Galatians 4 (& Ecclesiastes 7-8)
“All this I observed, applying my mind to all that is done under the sun, while one person exercises authority over another to the other’s hurt.” (Ecc 8:9)
As you are all aware, the United States has a deep and dark history with slavery. Generations of family wealth were built on the blood, sweat, and tears of slaves. We abused our power and took advantage of others for our own gain. Thankfully, although through great struggle, we abandoned the practice.
But we still feel the ripples of our past today. Slavery ended, but it took many, many years before everyone could say they had the same fundamental rights. It takes a long time to recover from being held down as a people for so many years, especially as those in power do everything they can to stay in power. It is painful to see that senseless acts of racism and hate still happen, and that the systems and powers still propagate forms of racism. I do not claim to know what the solutions are, but there is still a lot of work to be done to correct our great wrongs.
The United States wasn’t the first nation to have a practice of slavery. For an example, let’s go back in time to the exodus. You probably remember the story, but if not, it’s… in Exodus. Moses and the Israelites were miraculously delivered from slavery in Egypt. This was an important memory for the Israelites and was commemorated by the Passover meal. In fact, we trace our tradition of communion back to one particular Passover meal that Jesus had with his disciples.
If we move forward to the time when Paul was writing to the Galatians, slavery was a thing then too. It was a normal part of the culture. Although, compared to what the United States did, it was milder. Think more along the lines of indentured servitude. It was not a good situation to be in, but it was not to the level of horror that we took it.
Unfortunately, the practice of slavery is still alive and well in our world. There are more slaves in the world than ever before. Usually we call it “human trafficking” now, but the concepts are not that different. It is about owning people. The mindset that you can own a person and profit from them is big business, and it’s terrifying to think about.
We come to Galatians 4 and see that Paul is drawing a strong connection between following the Jewish law and being under slavery. This seems to fly in the face of what we have seen elsewhere in scripture about the law. The law is supposed to be a good thing that was received from God. For the Israelites, it was an important pathway toward connecting with God. Jesus himself upheld it as something good (Matt 5:17 and surrounding verses). In Galatians 3, Paul seems to agree it was good, and even necessary for a time. But if we have a chance to corner Paul and ask if he thinks the law is good or bad, he’ll probably say “Yes!” There are two sides to this.
Usually you don’t think of things as absolutely good or bad. You compare them to other things or judge them in context. A burger is better than salad. It is savory with lots of protein and fat. The salad is better for providing micronutrients and some fiber, otherwise it is worthless. I would put a tomato slice and lettuce on the burger and call it a day. If you are hard pressed for finding food, then a salad is better than nothing. But if you had access to a burger, then you would not bother with a salad. I am the least picky eater I know. I can enjoy and see the value in a salad. They are a good thing. But there is just no comparison to a burger. A burger wins every single time.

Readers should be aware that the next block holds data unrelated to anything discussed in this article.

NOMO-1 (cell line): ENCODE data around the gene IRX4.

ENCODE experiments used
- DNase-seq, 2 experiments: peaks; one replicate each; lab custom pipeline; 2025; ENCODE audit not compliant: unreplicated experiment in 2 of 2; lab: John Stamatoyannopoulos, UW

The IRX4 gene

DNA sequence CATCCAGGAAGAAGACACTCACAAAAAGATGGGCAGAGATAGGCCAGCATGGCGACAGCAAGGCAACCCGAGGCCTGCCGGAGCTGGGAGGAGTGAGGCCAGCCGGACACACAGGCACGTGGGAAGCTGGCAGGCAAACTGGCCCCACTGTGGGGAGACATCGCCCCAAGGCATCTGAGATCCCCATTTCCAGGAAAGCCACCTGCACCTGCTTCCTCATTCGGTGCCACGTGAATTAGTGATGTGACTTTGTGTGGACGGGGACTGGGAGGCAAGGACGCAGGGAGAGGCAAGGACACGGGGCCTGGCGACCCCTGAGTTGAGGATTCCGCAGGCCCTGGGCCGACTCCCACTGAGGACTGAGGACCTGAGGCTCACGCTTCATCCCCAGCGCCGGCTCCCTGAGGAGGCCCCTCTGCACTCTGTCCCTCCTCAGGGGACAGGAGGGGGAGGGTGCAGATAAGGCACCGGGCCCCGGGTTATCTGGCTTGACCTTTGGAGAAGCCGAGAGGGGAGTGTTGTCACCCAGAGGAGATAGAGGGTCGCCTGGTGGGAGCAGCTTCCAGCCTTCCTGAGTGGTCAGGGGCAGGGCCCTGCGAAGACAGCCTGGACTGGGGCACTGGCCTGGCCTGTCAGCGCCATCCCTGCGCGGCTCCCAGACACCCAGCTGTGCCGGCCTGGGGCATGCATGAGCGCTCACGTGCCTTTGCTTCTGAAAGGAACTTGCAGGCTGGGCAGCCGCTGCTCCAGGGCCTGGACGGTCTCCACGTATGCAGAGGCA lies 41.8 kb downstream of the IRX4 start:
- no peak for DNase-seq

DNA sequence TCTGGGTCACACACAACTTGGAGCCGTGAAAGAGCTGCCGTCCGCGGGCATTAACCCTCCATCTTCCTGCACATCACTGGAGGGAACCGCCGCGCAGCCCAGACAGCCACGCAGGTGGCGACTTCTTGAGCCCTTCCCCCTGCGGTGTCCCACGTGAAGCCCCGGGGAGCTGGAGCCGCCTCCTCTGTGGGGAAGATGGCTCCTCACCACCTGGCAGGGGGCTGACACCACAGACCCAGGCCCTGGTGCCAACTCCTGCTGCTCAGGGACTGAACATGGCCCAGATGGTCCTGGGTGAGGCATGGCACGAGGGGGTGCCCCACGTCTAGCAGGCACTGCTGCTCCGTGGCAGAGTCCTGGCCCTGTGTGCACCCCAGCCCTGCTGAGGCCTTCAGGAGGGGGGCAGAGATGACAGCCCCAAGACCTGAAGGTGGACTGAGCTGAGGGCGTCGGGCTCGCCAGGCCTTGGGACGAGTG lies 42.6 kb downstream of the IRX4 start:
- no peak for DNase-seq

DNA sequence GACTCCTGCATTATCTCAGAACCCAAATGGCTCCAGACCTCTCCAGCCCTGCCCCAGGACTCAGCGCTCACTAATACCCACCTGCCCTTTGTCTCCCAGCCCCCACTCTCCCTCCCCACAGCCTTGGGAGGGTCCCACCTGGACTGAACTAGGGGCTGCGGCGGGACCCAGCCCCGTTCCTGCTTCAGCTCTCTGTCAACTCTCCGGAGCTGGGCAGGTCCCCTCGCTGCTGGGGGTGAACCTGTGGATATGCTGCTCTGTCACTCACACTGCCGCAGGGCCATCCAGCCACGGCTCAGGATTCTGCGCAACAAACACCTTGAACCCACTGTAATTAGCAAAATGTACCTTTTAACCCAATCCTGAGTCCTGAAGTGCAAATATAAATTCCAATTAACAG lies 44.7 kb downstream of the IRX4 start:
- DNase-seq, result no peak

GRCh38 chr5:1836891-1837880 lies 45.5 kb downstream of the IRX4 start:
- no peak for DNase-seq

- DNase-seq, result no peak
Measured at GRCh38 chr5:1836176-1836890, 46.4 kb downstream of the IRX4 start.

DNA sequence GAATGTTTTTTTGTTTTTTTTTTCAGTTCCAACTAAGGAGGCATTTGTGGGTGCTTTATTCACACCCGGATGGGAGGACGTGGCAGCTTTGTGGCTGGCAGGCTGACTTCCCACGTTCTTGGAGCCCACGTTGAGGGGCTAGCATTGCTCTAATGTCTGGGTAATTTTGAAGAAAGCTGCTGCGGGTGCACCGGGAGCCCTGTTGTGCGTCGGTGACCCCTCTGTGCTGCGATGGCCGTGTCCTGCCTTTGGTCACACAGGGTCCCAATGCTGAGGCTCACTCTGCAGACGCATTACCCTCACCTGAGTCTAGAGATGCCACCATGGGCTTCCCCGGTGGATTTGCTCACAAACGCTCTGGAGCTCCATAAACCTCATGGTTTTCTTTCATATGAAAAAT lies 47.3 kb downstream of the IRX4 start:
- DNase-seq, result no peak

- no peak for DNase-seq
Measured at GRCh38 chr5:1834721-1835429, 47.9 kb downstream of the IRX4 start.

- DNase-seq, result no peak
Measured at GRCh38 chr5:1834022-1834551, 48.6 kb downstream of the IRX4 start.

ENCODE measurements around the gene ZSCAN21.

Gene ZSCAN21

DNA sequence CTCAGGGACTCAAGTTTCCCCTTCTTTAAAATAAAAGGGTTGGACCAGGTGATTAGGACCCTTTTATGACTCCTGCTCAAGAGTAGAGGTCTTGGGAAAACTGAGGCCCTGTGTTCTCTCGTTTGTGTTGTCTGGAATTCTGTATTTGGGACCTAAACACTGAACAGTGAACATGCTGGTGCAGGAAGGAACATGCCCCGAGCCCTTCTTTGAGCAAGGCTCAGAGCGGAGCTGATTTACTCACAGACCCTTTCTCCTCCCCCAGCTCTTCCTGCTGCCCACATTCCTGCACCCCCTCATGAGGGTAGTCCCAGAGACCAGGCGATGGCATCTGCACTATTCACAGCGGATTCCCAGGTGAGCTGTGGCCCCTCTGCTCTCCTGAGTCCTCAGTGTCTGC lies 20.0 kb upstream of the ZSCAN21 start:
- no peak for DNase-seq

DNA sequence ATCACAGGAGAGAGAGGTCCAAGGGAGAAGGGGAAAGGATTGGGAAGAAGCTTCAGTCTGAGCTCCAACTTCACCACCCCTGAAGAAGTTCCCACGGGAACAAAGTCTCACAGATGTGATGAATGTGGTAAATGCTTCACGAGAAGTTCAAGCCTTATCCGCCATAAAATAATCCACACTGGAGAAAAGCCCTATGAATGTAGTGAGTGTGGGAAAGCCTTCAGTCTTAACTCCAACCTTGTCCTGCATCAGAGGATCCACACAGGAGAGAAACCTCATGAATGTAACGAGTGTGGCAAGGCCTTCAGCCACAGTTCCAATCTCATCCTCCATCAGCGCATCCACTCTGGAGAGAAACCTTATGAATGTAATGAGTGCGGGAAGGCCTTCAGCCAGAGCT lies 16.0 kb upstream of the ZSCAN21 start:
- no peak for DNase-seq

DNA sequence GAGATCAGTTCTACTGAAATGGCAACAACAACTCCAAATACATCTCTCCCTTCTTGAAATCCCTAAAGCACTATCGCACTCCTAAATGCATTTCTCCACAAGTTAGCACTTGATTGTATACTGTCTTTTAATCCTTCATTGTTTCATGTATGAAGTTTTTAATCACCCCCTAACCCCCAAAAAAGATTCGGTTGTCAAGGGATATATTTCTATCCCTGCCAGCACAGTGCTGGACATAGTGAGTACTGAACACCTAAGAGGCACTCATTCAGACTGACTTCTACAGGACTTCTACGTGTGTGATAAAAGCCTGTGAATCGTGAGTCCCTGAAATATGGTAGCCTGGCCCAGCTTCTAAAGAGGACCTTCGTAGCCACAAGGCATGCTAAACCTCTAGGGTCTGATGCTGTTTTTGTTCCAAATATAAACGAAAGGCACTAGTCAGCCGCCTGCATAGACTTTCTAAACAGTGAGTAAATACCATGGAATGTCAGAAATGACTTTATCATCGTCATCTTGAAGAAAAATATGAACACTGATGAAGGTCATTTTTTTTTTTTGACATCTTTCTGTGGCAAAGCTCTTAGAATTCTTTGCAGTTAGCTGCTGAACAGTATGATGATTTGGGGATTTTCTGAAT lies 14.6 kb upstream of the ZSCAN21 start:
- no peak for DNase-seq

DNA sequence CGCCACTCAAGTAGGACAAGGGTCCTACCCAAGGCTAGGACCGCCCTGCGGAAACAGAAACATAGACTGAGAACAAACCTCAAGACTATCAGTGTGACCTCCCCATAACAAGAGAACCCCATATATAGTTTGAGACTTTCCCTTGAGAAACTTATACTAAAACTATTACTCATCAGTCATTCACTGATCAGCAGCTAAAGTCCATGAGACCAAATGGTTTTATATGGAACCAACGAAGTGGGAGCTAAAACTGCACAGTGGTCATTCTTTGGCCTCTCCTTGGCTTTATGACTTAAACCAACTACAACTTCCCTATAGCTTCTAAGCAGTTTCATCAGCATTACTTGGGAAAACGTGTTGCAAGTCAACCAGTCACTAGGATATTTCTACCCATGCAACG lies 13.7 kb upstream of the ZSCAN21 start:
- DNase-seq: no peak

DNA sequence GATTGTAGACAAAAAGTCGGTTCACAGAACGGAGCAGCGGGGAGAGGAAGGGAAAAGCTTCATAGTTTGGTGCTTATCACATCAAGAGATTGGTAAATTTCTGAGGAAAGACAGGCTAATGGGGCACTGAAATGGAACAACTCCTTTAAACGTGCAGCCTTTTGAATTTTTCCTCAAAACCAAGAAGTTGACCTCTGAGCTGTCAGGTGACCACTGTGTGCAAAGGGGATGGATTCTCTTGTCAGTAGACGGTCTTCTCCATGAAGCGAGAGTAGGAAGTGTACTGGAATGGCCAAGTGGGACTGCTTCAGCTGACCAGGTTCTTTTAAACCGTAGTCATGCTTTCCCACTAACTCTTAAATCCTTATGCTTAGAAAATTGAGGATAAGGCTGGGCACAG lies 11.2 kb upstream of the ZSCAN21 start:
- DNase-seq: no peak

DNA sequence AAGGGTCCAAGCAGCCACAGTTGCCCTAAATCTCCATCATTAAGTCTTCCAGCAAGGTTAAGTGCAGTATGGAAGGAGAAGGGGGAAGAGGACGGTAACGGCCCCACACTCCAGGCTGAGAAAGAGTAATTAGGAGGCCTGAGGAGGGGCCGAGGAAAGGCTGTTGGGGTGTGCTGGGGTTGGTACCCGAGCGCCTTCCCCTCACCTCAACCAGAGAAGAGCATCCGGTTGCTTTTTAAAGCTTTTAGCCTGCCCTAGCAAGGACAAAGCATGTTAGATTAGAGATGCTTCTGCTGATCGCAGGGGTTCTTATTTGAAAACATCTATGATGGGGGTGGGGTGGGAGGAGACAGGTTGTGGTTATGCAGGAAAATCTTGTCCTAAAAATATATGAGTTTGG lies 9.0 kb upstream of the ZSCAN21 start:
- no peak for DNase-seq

The law is like the lettuce that the Jews had to live on until they had burgers. It was the best option for a long time, and it was a blessing from God. But now that we have grace, the promises of God, and the spirit through Jesus, the law looks pathetic in comparison. After a bite of that burger, you won’t go back. Taste and see!
“But when the fullness of time had come, God sent his Son, born of a woman, born under the law, in order to redeem those who were under the law, so that we might receive adoption as children. And because you are children, God has sent the Spirit of his Son into our hearts, crying, ‘Abba! Father!’ So you are no longer a slave but a child, and if a child then also an heir, through God.” (Gal 4:4-7)
Paul is saying it is better to be a child and heir than to be a slave. Because of what Jesus has done, your status has changed from a slave under the law to a child of God and an heir of his promises. If you’re a child and heir, with rights and a large inheritance, you wouldn’t think of going back to having nothing.
You can imagine that trying to follow the letter of the law would feel burdensome, like it owned you. And the law has a way of making you hyper-aware of your sin. And sin is all tangled up with death. Thankfully we are filled with and are influenced by the spirit of God to help guide us. If we keep in step with the spirit and make ourselves vessels of God’s love, we don’t have to worry about breaking God’s laws. It is like they take care of themselves.
Starting in Galatians 4:21, Paul gives us an allegory of the slave woman and the free woman. He’s presenting us with a crossroads of sorts, but the choice should be easy. Of course if Jesus hands you a burger, you take it, and don’t bother with the salad. Why be a child of the flesh when you can be a child of the promise? Why be a slave when you can be free?
With all of this influence from Ecclesiastes lately, I can’t help but think Paul would say being slaves to the law is like chasing after the wind.